So, all in all I conjecture, Inter need to use a 3223
    Jonathan, Ranocchia, Nagatomo
    cambiasso muntari
    sniejder, forlan
    zarate, milito, pazzini

    yes the defensive line isnt so wide but it is faster while very inexperienced.
    But, with cambiasso and muntari on top of it, they do two things, one provide experience in front of ranocchia and a grit and strength plus good eyes to connect with sneijder or forlan
    That midfield is better as sniejder and forlan are with each other, as both have similar games, they can strike from distance and with milito above them and their sense of position, they can find the space to get good strikes and with zarate and pazzini up top they have another option to hold up the ball and another for a faster outlet.

    defensive subs Chivu, cordoba, samuel, lucio, maicon
    midfield subs motta, stankovic, obi, alvarez

    well we shall see:)

    • I get what you’re saying, but I don’t think a 3-2-2-3 formation would work at all, it’d be far too narrow. Nagatomo and Jonathan are forward running defensive players too like Maicon and Lucio so that would leve Ranocchia on his own at the back, which is an idea that scares the sh*t out of me 😉 Inter do need to do something about the old guard players and especially the defence but they also need to stick to formations that are proven for us i.e 4-3-1-2 or 4-2-3-1 which to be fair Raneiri will do 🙂

      • It is narrow but when you look at Inter in the run of play, without zanetti, lucio, samuel, maicon, cordoba, the remaining available defenders offer difficulty putting them in a 4. But, I thought about what you said, and ranocchia would be left alone wouldnt he. And, that is not a good idea, for any defender really. If it must be 4 at the back, then it has to be 433 [midfield 3 as a 12 and forward three as ] the starting group in my opinion should be

        jonathan chivu ranocchia nagatomo
        cambiasso
        forlan sneijder
        pazzini zarate
        milito

        depending on the opposition milito can play behind or ahead of pazzini and zarate.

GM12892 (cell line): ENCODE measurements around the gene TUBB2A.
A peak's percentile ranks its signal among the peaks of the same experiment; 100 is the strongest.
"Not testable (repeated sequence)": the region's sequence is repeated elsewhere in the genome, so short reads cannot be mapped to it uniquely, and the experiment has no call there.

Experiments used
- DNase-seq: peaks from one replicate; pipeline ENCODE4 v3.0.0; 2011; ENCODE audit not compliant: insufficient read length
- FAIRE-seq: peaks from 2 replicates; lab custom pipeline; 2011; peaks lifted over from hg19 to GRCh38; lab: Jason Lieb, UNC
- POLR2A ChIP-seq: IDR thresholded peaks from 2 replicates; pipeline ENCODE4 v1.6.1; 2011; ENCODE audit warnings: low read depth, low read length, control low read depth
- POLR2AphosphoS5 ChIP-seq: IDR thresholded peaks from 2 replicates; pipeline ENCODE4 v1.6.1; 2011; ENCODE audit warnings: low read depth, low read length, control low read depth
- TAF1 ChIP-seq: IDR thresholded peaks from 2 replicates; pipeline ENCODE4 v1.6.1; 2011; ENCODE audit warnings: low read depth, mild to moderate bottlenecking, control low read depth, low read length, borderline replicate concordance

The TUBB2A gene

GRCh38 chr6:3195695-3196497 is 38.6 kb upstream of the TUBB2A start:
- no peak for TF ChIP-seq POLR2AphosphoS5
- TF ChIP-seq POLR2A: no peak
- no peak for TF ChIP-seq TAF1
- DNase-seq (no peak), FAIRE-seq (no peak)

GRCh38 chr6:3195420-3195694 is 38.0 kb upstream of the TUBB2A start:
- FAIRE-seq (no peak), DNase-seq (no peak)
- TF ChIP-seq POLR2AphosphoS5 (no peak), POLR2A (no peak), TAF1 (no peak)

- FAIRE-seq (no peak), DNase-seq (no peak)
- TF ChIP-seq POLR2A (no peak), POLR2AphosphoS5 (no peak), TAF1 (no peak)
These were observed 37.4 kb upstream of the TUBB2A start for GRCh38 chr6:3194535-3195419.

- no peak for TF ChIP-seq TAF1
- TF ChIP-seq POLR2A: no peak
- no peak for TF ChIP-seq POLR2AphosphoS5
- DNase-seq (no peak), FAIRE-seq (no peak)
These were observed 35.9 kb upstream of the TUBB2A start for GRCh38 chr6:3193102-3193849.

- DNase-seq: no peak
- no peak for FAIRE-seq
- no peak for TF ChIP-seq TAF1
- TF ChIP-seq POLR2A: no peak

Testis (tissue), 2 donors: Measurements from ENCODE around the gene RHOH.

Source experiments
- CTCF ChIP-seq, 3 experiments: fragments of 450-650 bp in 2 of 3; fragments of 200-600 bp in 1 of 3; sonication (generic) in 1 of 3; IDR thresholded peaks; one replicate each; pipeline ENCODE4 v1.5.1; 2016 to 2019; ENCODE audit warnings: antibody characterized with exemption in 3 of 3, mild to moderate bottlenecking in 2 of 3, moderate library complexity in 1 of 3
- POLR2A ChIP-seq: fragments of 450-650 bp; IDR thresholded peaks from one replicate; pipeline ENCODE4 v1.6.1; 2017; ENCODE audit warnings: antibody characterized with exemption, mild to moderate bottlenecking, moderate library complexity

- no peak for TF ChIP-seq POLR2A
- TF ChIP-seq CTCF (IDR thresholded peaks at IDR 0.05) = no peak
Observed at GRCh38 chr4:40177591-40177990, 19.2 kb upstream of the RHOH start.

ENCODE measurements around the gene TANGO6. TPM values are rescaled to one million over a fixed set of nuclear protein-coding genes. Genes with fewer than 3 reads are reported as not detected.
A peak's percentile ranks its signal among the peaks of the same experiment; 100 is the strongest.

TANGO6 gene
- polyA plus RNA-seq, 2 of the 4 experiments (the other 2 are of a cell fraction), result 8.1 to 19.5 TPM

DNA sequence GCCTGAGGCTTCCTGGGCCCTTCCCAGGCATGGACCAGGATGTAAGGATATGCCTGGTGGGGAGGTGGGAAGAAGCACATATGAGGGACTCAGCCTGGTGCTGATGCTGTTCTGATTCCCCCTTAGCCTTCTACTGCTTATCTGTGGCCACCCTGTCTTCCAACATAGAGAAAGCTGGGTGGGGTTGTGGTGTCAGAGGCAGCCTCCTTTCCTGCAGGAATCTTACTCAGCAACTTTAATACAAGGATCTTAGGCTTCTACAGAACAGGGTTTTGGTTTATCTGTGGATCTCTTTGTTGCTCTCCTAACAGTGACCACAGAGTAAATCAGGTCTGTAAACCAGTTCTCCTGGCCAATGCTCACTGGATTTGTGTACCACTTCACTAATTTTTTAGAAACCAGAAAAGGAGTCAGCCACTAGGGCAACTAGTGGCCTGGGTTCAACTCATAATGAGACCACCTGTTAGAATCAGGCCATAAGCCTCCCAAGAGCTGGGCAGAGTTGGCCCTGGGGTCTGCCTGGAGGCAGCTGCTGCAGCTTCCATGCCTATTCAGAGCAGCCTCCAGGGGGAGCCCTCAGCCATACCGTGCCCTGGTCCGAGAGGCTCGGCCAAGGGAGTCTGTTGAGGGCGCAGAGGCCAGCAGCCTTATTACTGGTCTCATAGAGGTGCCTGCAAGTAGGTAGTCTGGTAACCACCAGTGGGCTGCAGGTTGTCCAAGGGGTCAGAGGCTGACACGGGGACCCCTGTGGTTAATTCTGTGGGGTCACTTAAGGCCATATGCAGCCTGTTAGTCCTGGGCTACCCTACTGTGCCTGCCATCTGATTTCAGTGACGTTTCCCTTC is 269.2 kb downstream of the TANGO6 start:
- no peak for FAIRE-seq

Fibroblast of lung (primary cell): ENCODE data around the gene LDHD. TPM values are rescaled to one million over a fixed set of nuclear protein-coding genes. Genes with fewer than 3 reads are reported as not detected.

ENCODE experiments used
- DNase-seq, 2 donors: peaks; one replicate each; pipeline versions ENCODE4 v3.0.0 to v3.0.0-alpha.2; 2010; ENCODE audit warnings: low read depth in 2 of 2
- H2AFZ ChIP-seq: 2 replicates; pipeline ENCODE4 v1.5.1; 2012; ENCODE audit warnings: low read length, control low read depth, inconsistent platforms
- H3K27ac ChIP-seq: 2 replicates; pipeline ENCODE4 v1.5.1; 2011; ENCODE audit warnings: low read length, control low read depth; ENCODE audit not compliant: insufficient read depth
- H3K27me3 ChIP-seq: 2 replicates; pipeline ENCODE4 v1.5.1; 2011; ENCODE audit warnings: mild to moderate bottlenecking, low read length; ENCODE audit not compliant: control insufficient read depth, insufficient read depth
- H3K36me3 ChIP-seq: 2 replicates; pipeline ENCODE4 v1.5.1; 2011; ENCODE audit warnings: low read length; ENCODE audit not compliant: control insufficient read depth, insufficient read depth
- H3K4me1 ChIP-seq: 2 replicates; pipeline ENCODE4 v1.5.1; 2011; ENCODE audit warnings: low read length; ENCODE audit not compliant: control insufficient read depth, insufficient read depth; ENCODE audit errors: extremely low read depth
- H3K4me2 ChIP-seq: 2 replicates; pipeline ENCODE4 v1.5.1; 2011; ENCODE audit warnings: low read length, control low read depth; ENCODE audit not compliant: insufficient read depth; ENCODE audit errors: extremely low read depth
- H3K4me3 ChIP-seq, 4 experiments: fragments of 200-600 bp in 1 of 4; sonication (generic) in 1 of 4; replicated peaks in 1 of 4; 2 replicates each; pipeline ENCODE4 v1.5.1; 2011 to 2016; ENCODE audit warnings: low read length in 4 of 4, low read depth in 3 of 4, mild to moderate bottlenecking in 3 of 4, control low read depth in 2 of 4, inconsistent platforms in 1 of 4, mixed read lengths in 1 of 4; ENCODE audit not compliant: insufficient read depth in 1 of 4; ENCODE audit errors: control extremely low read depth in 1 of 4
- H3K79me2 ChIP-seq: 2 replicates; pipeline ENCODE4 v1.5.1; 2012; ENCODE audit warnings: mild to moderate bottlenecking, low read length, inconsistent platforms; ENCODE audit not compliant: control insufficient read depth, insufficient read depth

Forlan and sneijder can work out the forward midfeld space, which if they do is the true advantage of forlan coming that has yet to materialize. HE can score from range and make excellent passes just like sneijder but can interchange with milito , who can pay quick passes at times. Zarate has proven to me he must start because he can also hold up the ball, pazzini’s pace, positioning makes him a must start.
        stankovic, muntari, obi, motta when healthy, come off the bench for midfield
        lucio, samuel, zanetti, maicon when healthy, cordoba come off the bench for defense

        the one thing I like about that backline is while it is inexperienced, they could be the second coming of lucio, maicon and zanetti
        jonathan has very good speed, naagtomo is being groomed by zanetti in his play, i can see it. Chivu is not as big a player and not used to running from the central defense like Lucio but this is why Ranieri is a good coach, he grooms teams, this team has players who could use some grooming. and with cambiasso just in front of them he can calm chivu down and aid ranocchia. plus, with forlan and sneijder they will work out the space and will enjoy being right behind the forward three.

        For a 4231 same backline but cambiasso and muntari ahead of the backline. Then pazzini sneijder and zarate behind milito
        I dont like forlan up top by himself, and sneijder and forlan have yet to prove to me that they can play by themselves together yet, let alone with a third person on a line. If so, pazzini or zarate or milito sit down and forlan goes into their place.

        for a 4312 which I think Inter can’t do with this roster so easily. if forlan and sneijder play, they like to play in the forward defensive space and are not the greatest defenders. With that formation, milito has to sit, then you have
        the same back four and zanetti cambiasso stankovic in the midfield all three can pass, are gritty and provide strength in the back and will keep posession
        Then sneijder and in front of him are forlan and zarate/pazzini. If milito plays, then 21 instead of 12 and forlan and sneijder play behind him.

        We shall see:)

      • Very good points as always mate 🙂 I definitely think that Zanetti is trying to teach Nagatomo his style and he is of course versitile enough to be Zanetti’s natural heir on the pitch, though since I first saw him play for Inter i’ve been a fan of the Japanese wingback. I’m not going to comment more on your suggested formations as once Ranieri has settled in I plan on doing a piece about his tactics and what would work for him, but I can say I will be taking the points you’ve raised on board for when I write it 🙂

  2. Hey DOn thanks for following , am I following you now, wordpress changed their tab bar format recently, did you notice?

  1. Pingback: INTER, Moratti: "Ranieri, the right choice" | Latest World Football News

  2. Pingback: Paolo Bandini on Inter’s call to Ranieri | Latest World Football News

  3. Pingback: INTER, Moratti: "We still have an extremely good team" | Latest World Football News

  4. Pingback: INTER, Moratti: "Financial fair play is a serious matter" | Latest World Football News

Share Your Views With The Inter Family

Fill in your details below or click an icon to log in:

WordPress.com Logo

You are commenting using your WordPress.com account. Log Out / Change )

Twitter picture

You are commenting using your Twitter account. Log Out / Change )

Facebook photo

You are commenting using your Facebook account. Log Out / Change )

Google+ photo

You are commenting using your Google+ account. Log Out / Change )

Connecting to %s

%d bloggers like this: